Taste test: The Scottish Café and Restaurant
- Donald Reid
- 10 November 2009
All dishes taken from the menu of the Scottish Café and Restaurant at the National Gallery
Porridge with berries and heather honey
Porridge needn’t be grey wallpaper paste served as punishment. Salt should be included judiciously when cooking (as with bread), but John Knox doesn’t birl in his grave if you put sugar on it – though berries and honey are probably nicer. The SCR uses jersey milk from Bridge of Allan based Graham’s Dairy, the largest and most successful family dairy in Scotland, and the porridge is nutty, creamy and warming, but certainly not claggy.
Aberdeen Butterie with preserve and butter
Croissants and pastries are the ubiquitous offering of the once sophisticated but now discredited ‘continental’ breakfast. At SCR the only pastry on offer is a butterie, made on the premises but not to a strictly traditional recipe in that butter rather than lard is used. Compared to a croissant a butterie has a thicker, tougher, golden crust, and isn’t as light, but it is chewy, rich, and holds up well to being dunked in milky coffee.
Butterie bruschettta with pan-fried spinach, crowdie, Lanark Blue and a watercress, pear and walnut salad
The butterie turns up again on the restaurant menu taking on the role of bruschetta in a dish that sees it topped with spinach and melted cheese. It’s certainly not traditional, but the essential ingredients form a fairly classic combination with tangy greens, sweet pear and piquant cheese. The butterie is perhaps the least convincing part, but the harshest accusation you can make is that it makes the dish just a little more decadent than it needs to be.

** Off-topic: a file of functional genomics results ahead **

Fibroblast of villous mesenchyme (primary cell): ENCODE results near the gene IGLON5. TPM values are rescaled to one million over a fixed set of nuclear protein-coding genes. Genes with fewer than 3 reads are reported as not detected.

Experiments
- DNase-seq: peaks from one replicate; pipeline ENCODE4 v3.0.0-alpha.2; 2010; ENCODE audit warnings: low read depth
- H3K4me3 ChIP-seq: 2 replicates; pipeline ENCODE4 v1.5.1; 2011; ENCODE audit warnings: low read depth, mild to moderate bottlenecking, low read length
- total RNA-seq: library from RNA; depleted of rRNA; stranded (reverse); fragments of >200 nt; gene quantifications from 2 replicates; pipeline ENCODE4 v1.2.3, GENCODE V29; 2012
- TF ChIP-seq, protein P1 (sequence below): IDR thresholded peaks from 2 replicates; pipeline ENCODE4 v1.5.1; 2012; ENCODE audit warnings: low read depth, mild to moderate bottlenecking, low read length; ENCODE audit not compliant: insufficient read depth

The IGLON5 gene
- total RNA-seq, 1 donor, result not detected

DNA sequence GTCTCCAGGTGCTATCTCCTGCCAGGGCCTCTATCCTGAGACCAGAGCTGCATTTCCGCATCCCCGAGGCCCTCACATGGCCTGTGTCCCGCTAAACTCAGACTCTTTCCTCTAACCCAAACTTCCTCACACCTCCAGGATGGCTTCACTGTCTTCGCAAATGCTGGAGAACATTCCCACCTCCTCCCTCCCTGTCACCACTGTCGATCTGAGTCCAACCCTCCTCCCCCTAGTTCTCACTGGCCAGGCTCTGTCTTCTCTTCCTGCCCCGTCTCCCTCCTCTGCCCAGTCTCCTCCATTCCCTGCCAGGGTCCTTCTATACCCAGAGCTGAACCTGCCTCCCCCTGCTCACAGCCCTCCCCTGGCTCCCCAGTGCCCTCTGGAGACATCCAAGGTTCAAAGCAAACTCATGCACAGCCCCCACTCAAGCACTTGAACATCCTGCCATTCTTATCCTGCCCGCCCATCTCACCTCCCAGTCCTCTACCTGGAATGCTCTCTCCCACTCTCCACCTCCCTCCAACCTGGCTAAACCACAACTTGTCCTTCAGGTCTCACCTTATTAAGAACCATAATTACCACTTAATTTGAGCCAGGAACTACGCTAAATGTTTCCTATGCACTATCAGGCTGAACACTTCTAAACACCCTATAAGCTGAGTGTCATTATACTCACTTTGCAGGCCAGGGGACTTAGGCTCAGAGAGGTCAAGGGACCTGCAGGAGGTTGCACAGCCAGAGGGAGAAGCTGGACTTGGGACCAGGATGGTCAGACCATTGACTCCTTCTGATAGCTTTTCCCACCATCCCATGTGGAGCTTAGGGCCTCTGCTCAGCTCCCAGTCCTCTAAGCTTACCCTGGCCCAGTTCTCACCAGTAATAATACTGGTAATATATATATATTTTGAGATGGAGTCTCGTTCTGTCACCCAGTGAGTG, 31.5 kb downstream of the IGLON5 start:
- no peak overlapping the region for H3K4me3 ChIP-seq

Heritage potato dumplings, smoked streaky bacon, Savoy cabbage and roast almonds
After the bruschetta, the menu studiously avoids Italian terms. Potato dumplings are, of course, gnocchi, but they’re make with local potatoes so it’s hardly devious. The dish is actually a local version of one served at Centotre with pancetta and olive oil: bacon and rapeseed oil substitute in easily and it’s a good advertisement for the fresh, simple food advocated by the restaurant.
Apple and quince crumble with hot toddy sauce
Served in one of Anta’s oak-leaf patterned bowls with a whisky cream sauce, though even the word ‘whisky’ is avoided on the menu lest it seem too predictable. The apple is slightly more saucy than chunky, and the crumble is, a little disappointingly, simply broken up shortbread. It is shortbread made in house, and it’s a handy shortcut at home, but not so redolent of the care and attention given to other dishes.
Sourdough bread, ham boiled in the kitchen therefore moist and dull not flappy and shiny, rocket from Tayside, mustard from Moffat, coleslaw with a restrained portion of mayo. Not earth shattering but damned respectable for less than £5.